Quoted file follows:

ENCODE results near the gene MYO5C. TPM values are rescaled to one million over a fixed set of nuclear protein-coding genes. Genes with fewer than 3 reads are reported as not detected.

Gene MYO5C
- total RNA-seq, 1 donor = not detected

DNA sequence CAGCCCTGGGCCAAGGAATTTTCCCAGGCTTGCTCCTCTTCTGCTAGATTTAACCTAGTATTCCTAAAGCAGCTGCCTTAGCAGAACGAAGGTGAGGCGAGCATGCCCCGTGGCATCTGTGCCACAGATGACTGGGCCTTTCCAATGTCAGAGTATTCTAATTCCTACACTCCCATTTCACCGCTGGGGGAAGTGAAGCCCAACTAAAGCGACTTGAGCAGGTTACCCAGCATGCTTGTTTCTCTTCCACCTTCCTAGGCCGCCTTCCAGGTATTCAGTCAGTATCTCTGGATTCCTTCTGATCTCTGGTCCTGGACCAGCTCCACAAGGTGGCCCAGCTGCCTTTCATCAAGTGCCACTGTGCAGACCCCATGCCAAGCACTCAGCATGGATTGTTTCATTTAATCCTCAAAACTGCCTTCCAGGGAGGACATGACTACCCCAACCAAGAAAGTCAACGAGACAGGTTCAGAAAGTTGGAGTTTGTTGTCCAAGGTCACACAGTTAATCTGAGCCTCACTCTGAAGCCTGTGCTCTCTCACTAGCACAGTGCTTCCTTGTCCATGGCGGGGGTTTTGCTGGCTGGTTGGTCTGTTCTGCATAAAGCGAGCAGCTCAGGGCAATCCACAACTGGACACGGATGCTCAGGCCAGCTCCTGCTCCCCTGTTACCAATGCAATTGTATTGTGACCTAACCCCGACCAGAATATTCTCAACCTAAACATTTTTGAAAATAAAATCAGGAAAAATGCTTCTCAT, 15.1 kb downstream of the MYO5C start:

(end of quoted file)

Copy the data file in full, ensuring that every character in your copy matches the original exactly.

ENCODE results near the gene MYO5C. TPM values are rescaled to one million over a fixed set of nuclear protein-coding genes. Genes with fewer than 3 reads are reported as not detected.

Gene MYO5C
- total RNA-seq, 1 donor = not detected

DNA sequence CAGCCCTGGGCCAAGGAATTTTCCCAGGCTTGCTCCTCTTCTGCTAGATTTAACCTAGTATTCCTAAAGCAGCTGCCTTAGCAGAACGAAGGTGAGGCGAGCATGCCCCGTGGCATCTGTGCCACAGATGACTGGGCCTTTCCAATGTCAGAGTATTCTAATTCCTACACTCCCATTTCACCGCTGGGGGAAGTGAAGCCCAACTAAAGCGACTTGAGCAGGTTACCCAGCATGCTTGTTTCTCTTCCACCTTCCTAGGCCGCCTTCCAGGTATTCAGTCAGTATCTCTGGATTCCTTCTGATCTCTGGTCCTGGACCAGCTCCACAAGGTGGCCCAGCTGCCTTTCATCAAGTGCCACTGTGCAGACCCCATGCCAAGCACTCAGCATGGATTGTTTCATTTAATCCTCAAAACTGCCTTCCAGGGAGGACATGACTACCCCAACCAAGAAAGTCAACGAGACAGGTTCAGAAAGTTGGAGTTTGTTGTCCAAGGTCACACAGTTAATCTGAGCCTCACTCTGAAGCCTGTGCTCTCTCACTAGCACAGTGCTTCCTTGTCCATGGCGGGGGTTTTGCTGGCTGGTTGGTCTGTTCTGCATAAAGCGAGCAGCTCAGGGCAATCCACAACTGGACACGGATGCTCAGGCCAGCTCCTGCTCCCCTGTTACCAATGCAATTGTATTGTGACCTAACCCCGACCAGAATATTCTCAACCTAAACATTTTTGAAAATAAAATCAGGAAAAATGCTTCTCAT, 15.1 kb downstream of the MYO5C start: